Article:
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TERRORISM

‘Without Schengen we would be less protected from terror’

Justice minister Simonetta Sommaruga has said Switzerland’s membership of Schengen is vital in the fight against international terrorism and that those who seek to end the Schengen agreement are “irresponsible”.

‘Without Schengen we would be less protected from terror’
Photo: Thierry Charlier/AFP
Sommaruga was speaking in an interview with Blick following the terror attack outside the Houses of Parliament in London on Wednesday.
 
Five people including the attacker were killed when a British man mowed down pedestrians on Westminster bridge before stabbing a police officer outside the Houses of Parliament.
 
Though Switzerland is not in the European Union, since 2008 it has been a member of the Schengen zone, which allows people to move freely between its 26 member countries without a passport. 
 
Schengen has come under fire since the beginning of the migrant crisis, with critics saying it has opened the door to waves of migrants and also allows terrorists and other criminals to move too easily around the zone.
 
However Sommaruga told Blick the “key benefit” of Schengen is police cooperation, allowing national police services to easily and quickly check if a suspect is on the radar of authorities in another Schengen country. 
 
“Without Schengen we would be less protected from terror. We would not get any important information,” she said, adding that those who seek to terminate the agreement are “irresponsible”. 
 
Britain is not a member of Schengen but does take part in the agreement’s information-sharing system.
 
The minister said she was shocked by the attack in London and that such events could also happen in Switzerland, which is why international collaboration is vital. 
 
“No one can manage their own security alone,” she said.
 
Even with such cooperation it is impossible to guarantee security in face of “low-cost” terror acts such as the one in London, she told the paper. 
 
“Any individual can do a lot of damage with little effort.” 
 
Consequently, it is important for the public to assist the authorities by reporting suspected cases of radicalization, she said.
 
“Radicalization often happens slowly, people change little by little,” she said. “The authorities are dependent on teachers, parents, friends to be attentive and, if necessary, to seek advice and assistance from local authorities”.
 
Switzerland should even look to make reporting suspected radicalized people an obligation, she added, though recognized that you cannot punish someone for a crime they haven’t yet committed. 
 
However in 2014 Switzerland imposed a ban on Islamic State (Isis), meaning it is a crime to support the terror group in any way, for example by posting online propaganda or trying to recruit new members.
 
Currently around 500 people in Switzerland are “on the radar” of the authorities for showing sympathy to Isis online, and around 60 are facing criminal proceedings, said Sommaruga.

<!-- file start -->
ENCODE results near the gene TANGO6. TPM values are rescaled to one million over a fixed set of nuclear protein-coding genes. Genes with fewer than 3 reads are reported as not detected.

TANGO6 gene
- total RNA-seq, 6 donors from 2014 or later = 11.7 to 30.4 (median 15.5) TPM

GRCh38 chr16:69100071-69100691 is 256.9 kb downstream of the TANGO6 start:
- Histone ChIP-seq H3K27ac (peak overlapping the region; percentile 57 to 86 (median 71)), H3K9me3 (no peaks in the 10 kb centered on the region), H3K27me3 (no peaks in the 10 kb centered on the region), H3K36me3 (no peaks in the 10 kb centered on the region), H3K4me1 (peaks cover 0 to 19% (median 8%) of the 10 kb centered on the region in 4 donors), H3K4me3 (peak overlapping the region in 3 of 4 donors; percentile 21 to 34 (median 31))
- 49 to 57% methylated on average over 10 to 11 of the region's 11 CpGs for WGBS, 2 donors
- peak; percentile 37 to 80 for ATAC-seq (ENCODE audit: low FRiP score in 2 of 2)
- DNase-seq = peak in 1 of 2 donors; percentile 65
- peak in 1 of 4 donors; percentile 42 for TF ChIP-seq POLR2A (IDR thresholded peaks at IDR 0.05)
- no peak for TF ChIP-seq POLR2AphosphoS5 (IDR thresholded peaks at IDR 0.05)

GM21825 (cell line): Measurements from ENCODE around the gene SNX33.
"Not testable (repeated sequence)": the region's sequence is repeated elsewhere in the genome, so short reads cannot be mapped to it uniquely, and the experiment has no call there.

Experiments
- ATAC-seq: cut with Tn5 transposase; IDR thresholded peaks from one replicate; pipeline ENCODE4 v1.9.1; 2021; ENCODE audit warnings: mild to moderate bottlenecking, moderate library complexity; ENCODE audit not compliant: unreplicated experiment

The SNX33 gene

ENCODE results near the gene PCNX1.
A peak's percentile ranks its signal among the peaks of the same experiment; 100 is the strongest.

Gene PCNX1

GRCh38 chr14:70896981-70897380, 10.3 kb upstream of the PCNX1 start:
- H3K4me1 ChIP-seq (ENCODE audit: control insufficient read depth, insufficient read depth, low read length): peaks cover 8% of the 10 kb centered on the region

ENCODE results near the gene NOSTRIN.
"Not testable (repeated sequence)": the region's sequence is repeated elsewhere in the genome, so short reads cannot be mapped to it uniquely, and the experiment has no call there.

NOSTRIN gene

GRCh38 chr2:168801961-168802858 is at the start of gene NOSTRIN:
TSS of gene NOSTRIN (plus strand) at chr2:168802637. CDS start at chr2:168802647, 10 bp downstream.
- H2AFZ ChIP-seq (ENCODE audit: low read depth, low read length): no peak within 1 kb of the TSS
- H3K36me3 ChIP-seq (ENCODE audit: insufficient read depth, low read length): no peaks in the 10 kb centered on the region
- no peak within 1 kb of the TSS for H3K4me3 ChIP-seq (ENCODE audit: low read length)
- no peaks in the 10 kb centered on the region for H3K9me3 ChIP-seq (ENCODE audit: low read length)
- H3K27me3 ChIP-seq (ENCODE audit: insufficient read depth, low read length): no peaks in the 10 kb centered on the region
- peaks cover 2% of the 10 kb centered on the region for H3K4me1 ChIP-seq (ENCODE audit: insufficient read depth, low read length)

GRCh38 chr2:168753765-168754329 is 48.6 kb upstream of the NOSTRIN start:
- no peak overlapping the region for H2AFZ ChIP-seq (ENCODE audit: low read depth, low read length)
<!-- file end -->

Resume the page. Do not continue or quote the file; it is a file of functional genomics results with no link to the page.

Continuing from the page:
“The number of truly dangerous people is somewhere between those two figures.”
  

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TERRORISM

Switzerland arrests suspected Isis sympathisers in numerous raids

Four suspected members or sympathisers of the Islamic State group have been detained in Germany and Switzerland in a cross-border operation, prosecutors from the two countries said Tuesday.

Switzerland arrests suspected Isis sympathisers in numerous raids

In Switzerland, three people were picked up in the cantons of Zurich, Sankt Gallen and Lucerne, national authorities said, adding that seven further searches were also carried out.

The suspects, whose identities were not released, are accused of “participation in or support for the outlawed organisation Islamic State”.

In Germany, a man was detained in the western town of Roemerberg, federal prosecutors said.

Identified only as Aleem N., he is “strongly suspected of preparing a serious violent attack threatening the security of the state and of belonging to a foreign terrorist organisation”.

He is believed to have attempted to travel from Germany via Turkey to Syria in September 2020.

“In Syria, the suspect wanted to join the foreign terrorist organisation Islamic State, attain military training and then take part in combat or terrorist attacks,” the federal prosecutor’s office said in a statement.

However, Aleem N. was unable to reach Syria for reasons that were not immediately clear and returned to Germany.

“At the latest in April 2021 he joined Isis in Germany and carried out vast propaganda activities for the group,” prosecutors said.

His duties included “mainly translating official texts, videos and audio messages by Isis from Arabic into German and distributing them on various Telegram channels in German-speaking areas”.

“Isis considered such activities to be equivalent to taking part directly in violent jihad,” it added.

The suspect is also believed to have taken part in a telephone conversation with Isis leaders in late 2021 to “verify his reliability” before travelling to “IS zones of operation”.

However, “a further attempt” to reach Syria in January 2022 “failed again”.

Aleem N. was to appear on Tuesday before a federal judge who will decide whether to remand him in custody.

German intelligence services estimate that more than 1,150 people have travelled from Germany to Iraq and Syria since 2011 for Islamist reasons.

More than a third have since returned to Germany, while at least 270 have been killed in Iraq or Syria.

“A low three-digit-number” are currently detained in the two countries, according to the intelligence services’ 2021 report.

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